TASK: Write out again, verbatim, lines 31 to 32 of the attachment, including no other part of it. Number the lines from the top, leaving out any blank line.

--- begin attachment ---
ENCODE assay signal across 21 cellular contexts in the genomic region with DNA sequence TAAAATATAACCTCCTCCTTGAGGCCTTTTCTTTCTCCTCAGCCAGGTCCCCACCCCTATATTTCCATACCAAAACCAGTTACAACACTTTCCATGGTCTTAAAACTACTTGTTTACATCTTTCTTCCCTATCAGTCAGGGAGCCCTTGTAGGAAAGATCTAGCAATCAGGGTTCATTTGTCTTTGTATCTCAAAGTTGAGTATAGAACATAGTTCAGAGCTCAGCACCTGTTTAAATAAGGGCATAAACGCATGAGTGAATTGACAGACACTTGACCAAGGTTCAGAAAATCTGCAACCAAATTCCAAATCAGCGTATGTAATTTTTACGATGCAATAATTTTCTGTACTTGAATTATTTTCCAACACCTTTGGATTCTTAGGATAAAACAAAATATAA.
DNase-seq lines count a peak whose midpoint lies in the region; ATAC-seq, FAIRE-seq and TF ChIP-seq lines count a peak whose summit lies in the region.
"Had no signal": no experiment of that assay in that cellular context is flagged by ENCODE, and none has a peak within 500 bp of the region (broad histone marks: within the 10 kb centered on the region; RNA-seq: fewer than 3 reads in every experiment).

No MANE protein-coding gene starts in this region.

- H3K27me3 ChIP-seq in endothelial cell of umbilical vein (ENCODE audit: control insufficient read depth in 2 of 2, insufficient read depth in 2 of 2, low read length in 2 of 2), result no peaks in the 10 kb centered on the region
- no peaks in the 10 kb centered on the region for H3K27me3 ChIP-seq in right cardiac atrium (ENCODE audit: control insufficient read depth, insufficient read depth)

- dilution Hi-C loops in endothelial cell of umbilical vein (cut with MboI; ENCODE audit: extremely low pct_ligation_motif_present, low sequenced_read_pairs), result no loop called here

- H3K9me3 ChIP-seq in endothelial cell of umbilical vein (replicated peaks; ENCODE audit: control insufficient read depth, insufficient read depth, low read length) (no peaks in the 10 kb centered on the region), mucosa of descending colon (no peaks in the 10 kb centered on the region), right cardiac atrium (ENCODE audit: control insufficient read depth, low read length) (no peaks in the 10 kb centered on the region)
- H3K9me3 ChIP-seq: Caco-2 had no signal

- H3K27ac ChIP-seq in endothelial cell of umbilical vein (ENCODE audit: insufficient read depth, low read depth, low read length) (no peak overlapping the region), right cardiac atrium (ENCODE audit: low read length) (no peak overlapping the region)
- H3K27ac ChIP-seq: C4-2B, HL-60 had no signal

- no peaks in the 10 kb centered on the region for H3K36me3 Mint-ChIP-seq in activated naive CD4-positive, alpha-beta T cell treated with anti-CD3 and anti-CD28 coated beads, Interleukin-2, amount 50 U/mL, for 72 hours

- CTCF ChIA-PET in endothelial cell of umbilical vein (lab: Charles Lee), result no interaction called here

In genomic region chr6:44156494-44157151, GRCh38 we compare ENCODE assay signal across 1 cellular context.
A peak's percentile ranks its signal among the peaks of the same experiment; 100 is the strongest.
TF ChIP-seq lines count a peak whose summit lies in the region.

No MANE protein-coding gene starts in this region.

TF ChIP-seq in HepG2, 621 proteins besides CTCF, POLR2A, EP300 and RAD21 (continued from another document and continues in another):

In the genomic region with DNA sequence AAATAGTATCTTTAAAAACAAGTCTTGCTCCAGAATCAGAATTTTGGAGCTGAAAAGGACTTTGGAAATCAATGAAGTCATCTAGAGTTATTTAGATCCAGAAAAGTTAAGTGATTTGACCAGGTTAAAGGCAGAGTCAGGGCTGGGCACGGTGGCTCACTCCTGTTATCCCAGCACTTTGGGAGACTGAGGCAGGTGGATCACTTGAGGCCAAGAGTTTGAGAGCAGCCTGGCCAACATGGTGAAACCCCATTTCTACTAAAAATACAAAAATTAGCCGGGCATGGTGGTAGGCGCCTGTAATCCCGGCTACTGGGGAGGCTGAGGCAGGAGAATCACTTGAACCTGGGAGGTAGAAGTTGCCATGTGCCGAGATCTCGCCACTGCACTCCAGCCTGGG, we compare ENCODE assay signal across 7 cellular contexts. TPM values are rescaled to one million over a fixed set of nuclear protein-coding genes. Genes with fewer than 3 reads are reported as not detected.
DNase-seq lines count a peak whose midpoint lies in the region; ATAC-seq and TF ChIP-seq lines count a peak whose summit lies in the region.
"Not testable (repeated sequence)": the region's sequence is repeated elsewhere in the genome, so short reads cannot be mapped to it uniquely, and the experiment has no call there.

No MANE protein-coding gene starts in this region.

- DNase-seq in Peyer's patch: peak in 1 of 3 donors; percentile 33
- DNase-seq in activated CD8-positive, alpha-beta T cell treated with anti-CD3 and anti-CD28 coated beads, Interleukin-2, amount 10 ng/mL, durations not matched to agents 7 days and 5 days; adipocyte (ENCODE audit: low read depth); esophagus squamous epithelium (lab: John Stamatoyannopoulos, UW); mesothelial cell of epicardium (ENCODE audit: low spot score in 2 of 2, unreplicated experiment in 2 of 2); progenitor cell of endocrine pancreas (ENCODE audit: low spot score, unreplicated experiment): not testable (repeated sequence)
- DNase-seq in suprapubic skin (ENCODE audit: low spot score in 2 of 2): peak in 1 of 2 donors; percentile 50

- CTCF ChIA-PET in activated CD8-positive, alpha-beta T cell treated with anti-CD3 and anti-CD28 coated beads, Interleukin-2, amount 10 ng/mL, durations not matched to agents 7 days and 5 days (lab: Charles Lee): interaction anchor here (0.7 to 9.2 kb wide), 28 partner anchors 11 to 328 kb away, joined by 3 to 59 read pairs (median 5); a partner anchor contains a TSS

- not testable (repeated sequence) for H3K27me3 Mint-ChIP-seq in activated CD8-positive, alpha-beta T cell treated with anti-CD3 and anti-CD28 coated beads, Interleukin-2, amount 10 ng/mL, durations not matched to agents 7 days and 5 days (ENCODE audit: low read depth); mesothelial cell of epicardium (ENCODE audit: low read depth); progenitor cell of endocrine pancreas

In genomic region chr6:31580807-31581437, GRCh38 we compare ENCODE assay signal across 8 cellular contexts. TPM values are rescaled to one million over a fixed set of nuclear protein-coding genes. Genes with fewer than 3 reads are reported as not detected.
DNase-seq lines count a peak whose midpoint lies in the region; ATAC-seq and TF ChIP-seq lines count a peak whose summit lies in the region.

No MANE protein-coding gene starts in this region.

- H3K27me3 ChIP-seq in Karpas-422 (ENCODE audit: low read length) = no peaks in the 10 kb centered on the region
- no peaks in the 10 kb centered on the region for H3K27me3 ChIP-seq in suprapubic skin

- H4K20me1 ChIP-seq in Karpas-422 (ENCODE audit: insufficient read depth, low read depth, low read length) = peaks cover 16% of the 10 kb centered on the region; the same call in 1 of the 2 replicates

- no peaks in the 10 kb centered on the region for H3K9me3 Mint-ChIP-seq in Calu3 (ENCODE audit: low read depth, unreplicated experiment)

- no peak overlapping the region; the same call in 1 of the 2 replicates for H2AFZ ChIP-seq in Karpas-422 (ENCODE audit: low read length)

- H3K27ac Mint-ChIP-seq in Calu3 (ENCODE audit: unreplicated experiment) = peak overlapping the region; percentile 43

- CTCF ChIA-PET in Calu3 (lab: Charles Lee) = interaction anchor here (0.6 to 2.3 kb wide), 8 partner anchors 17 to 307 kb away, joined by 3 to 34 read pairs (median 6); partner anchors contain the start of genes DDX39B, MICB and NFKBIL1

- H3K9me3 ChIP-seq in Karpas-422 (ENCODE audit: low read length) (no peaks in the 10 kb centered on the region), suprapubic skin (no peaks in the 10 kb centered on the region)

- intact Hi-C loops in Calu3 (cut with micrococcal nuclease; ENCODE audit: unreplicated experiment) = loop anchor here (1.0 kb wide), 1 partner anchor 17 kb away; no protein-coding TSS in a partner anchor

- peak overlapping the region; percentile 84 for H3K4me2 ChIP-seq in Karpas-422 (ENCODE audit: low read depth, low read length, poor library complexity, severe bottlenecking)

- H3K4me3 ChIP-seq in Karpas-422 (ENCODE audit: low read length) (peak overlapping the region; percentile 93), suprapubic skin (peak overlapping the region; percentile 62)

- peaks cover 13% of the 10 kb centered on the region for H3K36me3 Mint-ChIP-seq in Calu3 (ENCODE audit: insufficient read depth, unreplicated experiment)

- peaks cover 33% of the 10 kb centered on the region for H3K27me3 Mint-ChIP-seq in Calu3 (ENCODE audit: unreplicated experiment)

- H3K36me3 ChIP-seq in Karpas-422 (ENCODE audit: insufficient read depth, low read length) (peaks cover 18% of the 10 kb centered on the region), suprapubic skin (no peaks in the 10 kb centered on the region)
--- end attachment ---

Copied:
- H3K27me3 ChIP-seq in Karpas-422 (ENCODE audit: low read length) = no peaks in the 10 kb centered on the region
- no peaks in the 10 kb centered on the region for H3K27me3 ChIP-seq in suprapubic skin